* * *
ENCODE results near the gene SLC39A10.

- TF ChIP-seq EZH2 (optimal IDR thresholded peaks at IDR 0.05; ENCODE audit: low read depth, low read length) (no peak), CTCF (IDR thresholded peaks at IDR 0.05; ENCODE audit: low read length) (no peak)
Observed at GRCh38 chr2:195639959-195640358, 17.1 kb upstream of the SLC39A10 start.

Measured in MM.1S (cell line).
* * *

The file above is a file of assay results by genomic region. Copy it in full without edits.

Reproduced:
ENCODE results near the gene SLC39A10.

- TF ChIP-seq EZH2 (optimal IDR thresholded peaks at IDR 0.05; ENCODE audit: low read depth, low read length) (no peak), CTCF (IDR thresholded peaks at IDR 0.05; ENCODE audit: low read length) (no peak)
Observed at GRCh38 chr2:195639959-195640358, 17.1 kb upstream of the SLC39A10 start.

Measured in MM.1S (cell line).